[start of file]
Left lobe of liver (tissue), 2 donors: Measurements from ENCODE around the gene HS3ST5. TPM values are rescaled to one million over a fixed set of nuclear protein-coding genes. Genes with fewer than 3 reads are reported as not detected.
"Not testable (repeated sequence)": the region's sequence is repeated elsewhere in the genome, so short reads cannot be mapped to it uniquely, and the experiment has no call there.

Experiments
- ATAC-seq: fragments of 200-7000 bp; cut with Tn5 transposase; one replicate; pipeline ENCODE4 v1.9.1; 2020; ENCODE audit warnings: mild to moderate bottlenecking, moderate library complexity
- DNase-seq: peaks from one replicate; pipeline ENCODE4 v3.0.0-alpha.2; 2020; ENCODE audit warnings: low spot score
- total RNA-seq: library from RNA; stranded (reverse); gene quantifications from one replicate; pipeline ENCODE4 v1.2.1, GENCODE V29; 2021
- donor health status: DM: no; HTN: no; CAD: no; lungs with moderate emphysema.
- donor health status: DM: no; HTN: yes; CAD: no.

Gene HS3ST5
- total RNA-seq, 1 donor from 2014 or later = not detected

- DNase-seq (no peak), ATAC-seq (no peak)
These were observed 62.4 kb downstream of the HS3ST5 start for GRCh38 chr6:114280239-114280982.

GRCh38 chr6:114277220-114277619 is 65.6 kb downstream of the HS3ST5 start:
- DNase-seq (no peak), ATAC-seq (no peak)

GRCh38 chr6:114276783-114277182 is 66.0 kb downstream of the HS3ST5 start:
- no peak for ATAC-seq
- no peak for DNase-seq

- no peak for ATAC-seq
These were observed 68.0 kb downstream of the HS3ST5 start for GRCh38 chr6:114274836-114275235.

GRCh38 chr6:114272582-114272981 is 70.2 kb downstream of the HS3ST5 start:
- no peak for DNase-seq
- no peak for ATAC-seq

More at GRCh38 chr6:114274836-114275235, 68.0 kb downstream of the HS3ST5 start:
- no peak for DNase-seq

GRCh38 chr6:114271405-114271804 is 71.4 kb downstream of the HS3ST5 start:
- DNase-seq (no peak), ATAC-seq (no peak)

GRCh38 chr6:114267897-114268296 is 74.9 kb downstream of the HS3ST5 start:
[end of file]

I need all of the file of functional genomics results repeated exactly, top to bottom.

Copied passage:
Left lobe of liver (tissue), 2 donors: Measurements from ENCODE around the gene HS3ST5. TPM values are rescaled to one million over a fixed set of nuclear protein-coding genes. Genes with fewer than 3 reads are reported as not detected.
"Not testable (repeated sequence)": the region's sequence is repeated elsewhere in the genome, so short reads cannot be mapped to it uniquely, and the experiment has no call there.

Experiments
- ATAC-seq: fragments of 200-7000 bp; cut with Tn5 transposase; one replicate; pipeline ENCODE4 v1.9.1; 2020; ENCODE audit warnings: mild to moderate bottlenecking, moderate library complexity
- DNase-seq: peaks from one replicate; pipeline ENCODE4 v3.0.0-alpha.2; 2020; ENCODE audit warnings: low spot score
- total RNA-seq: library from RNA; stranded (reverse); gene quantifications from one replicate; pipeline ENCODE4 v1.2.1, GENCODE V29; 2021
- donor health status: DM: no; HTN: no; CAD: no; lungs with moderate emphysema.
- donor health status: DM: no; HTN: yes; CAD: no.

Gene HS3ST5
- total RNA-seq, 1 donor from 2014 or later = not detected

- DNase-seq (no peak), ATAC-seq (no peak)
These were observed 62.4 kb downstream of the HS3ST5 start for GRCh38 chr6:114280239-114280982.

GRCh38 chr6:114277220-114277619 is 65.6 kb downstream of the HS3ST5 start:
- DNase-seq (no peak), ATAC-seq (no peak)

GRCh38 chr6:114276783-114277182 is 66.0 kb downstream of the HS3ST5 start:
- no peak for ATAC-seq
- no peak for DNase-seq

- no peak for ATAC-seq
These were observed 68.0 kb downstream of the HS3ST5 start for GRCh38 chr6:114274836-114275235.

GRCh38 chr6:114272582-114272981 is 70.2 kb downstream of the HS3ST5 start:
- no peak for DNase-seq
- no peak for ATAC-seq

More at GRCh38 chr6:114274836-114275235, 68.0 kb downstream of the HS3ST5 start:
- no peak for DNase-seq

GRCh38 chr6:114271405-114271804 is 71.4 kb downstream of the HS3ST5 start:
- DNase-seq (no peak), ATAC-seq (no peak)

GRCh38 chr6:114267897-114268296 is 74.9 kb downstream of the HS3ST5 start: